Looking back on your own childhood, some of your fondest memories most likely include your yearly family vacation, there didn’t even have to be something spectacular about the getaway for it to be such a special part of your life.
Maybe there was an ice cream parlor you always visited where you shared Rocky Road with your dad, or perhaps there was a lake you and your sister enjoyed racing into.
Apparently, these unforgettable moments have a bigger psychological impact on lifelong happiness than we thought.
Research now shows that everything from anticipating a family vacation as a child, to playing with your kids during your trip gives them more than money could buy.
Journal of Consumer Research reported:
“Experiments examining actual gift exchanges in real-life relationships reveal that experiential gifts produce greater improvements in relationship strength than material gifts, regardless of whether the gift giver and recipient consume the gift together.”
Experiential gifts are the ones where you give a trip to an amusement park or a camping weekend to your son, in comparison to a material gift of a toy or outfit.
Don’t get me wrong, material gifts are nice every now and then, but the true investment would be in the excursions where you strengthen a relationship with someone you care about.
World renown relational psychoanalyst Oliver James said, “Family holidays are valued by children, both in the moment and for long afterward in their memory,” according to the Telegraph.
Oliver points out that it’s all about the “moments of time in which your interests are genuinely taken into account.”
We may think that we are always doing this with our children, that we look into their hobbies, and points of interest.
Surprisingly, that is not the case in most parent and child relationships. With modern schedules, where every member of the family has their own agenda, most of life is about making those itineraries compatible.
The Telegraph reported on some statistics that are sure to shock you:
- Two-thirds of conversations between parent and child are about daily routine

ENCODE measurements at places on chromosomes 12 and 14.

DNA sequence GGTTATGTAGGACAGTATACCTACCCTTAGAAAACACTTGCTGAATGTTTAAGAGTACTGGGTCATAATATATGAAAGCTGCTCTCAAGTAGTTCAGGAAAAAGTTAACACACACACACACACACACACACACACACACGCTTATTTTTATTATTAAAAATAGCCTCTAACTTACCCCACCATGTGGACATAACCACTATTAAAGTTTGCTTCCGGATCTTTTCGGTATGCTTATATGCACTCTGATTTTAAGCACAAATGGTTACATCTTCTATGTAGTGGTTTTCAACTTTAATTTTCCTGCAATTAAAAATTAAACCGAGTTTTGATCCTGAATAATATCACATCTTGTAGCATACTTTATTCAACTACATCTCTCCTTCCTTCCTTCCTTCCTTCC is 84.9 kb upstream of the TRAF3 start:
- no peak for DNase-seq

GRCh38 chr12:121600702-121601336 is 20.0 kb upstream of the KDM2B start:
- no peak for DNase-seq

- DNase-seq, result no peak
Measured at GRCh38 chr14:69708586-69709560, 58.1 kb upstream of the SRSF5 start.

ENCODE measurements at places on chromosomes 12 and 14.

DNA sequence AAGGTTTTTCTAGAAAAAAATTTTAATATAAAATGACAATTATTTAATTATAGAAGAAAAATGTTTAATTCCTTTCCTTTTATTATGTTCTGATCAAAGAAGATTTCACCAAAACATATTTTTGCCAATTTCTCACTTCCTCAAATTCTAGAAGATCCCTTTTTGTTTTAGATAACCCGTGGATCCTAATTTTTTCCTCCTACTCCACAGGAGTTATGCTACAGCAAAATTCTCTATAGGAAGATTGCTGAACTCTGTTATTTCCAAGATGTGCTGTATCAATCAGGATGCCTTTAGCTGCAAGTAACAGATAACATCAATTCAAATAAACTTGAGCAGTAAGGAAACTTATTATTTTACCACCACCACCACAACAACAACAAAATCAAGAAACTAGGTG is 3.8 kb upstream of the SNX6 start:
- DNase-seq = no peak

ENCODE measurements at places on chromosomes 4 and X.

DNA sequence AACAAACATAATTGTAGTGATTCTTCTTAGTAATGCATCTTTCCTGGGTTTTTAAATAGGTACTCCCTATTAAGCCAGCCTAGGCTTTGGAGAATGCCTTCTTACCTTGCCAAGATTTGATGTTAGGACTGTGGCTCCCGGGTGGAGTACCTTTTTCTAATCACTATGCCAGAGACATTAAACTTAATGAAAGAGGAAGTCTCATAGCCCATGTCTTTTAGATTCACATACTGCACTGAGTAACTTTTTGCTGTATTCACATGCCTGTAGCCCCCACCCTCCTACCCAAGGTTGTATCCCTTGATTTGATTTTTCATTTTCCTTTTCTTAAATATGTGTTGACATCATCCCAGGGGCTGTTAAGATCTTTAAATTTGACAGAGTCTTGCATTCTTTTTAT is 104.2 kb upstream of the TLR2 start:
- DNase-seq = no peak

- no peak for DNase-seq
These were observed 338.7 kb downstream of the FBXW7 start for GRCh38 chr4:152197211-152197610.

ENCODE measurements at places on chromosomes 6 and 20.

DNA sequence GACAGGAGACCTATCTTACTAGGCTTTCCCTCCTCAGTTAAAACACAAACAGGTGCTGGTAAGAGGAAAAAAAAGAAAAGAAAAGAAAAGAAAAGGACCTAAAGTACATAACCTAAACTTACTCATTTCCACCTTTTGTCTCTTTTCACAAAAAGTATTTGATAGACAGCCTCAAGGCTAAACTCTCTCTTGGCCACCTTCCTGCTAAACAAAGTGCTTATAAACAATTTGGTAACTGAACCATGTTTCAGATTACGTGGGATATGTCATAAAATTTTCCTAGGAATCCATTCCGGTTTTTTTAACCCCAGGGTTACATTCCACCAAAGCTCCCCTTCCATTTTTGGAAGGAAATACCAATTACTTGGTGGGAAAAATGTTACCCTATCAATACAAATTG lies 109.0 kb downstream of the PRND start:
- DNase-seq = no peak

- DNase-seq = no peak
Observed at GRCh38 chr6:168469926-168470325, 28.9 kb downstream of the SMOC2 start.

- 65 percent of parents say they only play occasionally with their children.
- One in six fathers say they do not know how to play with their child and a third say they simply don’t have the time to play.
- Only a quarter of children say they talk to parents more than once a week about something that matters
The reason family vacations hone in on genuine interests is because while away you switch gears into play mode.
When you are at the beach and your kids ask you to splash in the waves, you can say “Yes, I would love to!”, rather than “Sorry kids, I have to get the laundry done before soccer practice.”
Simply splashing in the waves with your children is invoking “attachment play”, which is crucial for bonding. It is giving your full attention to your kids, letting them know the relationship matters.
The Telegraph reported:
“Really using the brain’s PLAY and SEEKING systems well, as often happens on a family holiday, brings about brain growth and maturation in the frontal lobes, the very part of the brain involved in cognitive functioning, social intelligence and well-focused, goal-directed behaviors that may last a lifetime”
Who wouldn’t want that for their kids?
The “play system” is just what it sounds like, where you are doing an interactive activity with your child with no outside distraction.
In contrast, the “seeking system” is where you explore with your children, finding new stimuli together that you can discuss.
Child psychotherapist Dr. Margot Sunderland speaks on how these new environment have been shown to be associated with a higher IQ in children by building on their “social, physical, cognitive, and sensory interaction”, reports Parents.
While exploring, it would be additionally beneficial to go to an open space that is grassy and full of life in nature.
Studies seem to point to that going out with your family in these types of areas “calms the body, lowering blood pressure and stress hormone levels and even cholesterol”, according to the Telegraph.
Give your family the break together that you deserve, and spend some quality time together.
Focus on the individual needs and interests of each family member, letting them know they are valued and that you delight in them.
Remember, you don’t have to save a fortune to take the kids on a five-star Bahamas vacation for it to be meaningful.
Even if you go to a camping ground a few towns away, or spend a weekend wherever you can get a deal, you will still be adding to the lifelong health and mental well-being of your family.
(h/t Mommy Underground)